10 Things You Need To Know About Raising A Teenager

by Nancy Friedman
Originally Published: 

I am a teen expert. Why? Because I have two teens, I was a teen, sometimes I’m on the local news and they call me a teen expert. But mostly, because I say so.

Drawing on this vast because-I-said-so expertise, I’ve come up with a list of the absolutely CRUCIAL things you need to know to survive your own kids’ teenaged years.

1. They Know Everything, You Know Nothing. The fact that you don’t know and acknowledge this is just proof, as far as your omnipotent teen is concerned, of it’s utter, complete truth.

When you have teens, the soundtrack of your life is snorts, the backdrop, eye-rolls. Get used to it. They’ll come around by the time they’re 25. And like the old joke says, by then, they’ll be amazed at how much you’ve learned in ten years.

2. They Hate/Love you, and you Love/Hate them back. I’ve always said, either my child is suffering from a soap opera worthy dual personality disorder, or it’s puberty…so I’m going with puberty.

Your teenager will alternately want nothing to do with your know-nothing self, or desperately want your attention, approval and love. They will snort and eye-roll their way through dinner, but then want to be tucked in at night, cuddled, coddled, and otherwise revert back to their toddler selves. They will be mortified by your very existence at their big game, but devastated if you miss it.

It’s the hormones.

You, in turn, will alternately feel like you want to knock them unconscious, lock them in a time machine and make them turn back into their un-hairy, clear skinned, non-attitude infested selves, or be made breathless by the wonder of their maturity and intelligence and the feeling that they’re growing up way too fast.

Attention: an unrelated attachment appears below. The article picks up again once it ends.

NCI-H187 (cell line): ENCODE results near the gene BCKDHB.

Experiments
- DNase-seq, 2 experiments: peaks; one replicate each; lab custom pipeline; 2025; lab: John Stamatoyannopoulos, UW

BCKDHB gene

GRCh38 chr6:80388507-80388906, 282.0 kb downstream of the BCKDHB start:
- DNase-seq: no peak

3. Your Teenaged Daughter Will Think she’s too fat/too thin/too ugly/too short/too tall/ too something and it’s not your Fault. There is no such thing as an unattractive teenaged girl. Their skin – even if marred with acne – somehow glows. Their bodies – even if under or over weight – are somehow perfectly suited to them. They are all gorgeous. Yet practically to a girl, they think they are too (fill in the blank.)

It’s magazines, sure. It’s Kardashians, and music videos, and the male hierarchy thrusting an impossible standard of beauty on unassuming girls.

But I think there must be some kind of biological imperative that makes teenaged girls think they’re unattractive, despite physical evidence to the contrary.

Don’t blame yourself. It wasn’t that you didn’t model good body-image behavior. It wasn’t that you didn’t praise her enough, or praised her too little. Or maybe you did. But it really wouldn’t have mattered.

It’s the hormones.

4. They Are Nice to Everyone Who Isn’t You. They say this is a good thing. That teenagers being beyond horrible to you but kind, helpful and respectful to everyone else means that they’re well brought up, yet comfortable enough at home, and confident enough in your love, to let it all hang out when no one else is around.

Which sounds reasonable, except when they’re being horrendous to you. When that happens, you’re just wishing you were everyone else, and they were anyone else. Which they will be, if you wait a few hours– see #2, above.

5. They will Make Some Really Stupid Choices (and that’s OK.) Remember that time you and your three girlfriends met a guy on the beach and he invited you all to a party, and then he showed up at your house in a van filled with 12 other guys and you and your friends just hopped in and let them drive you away?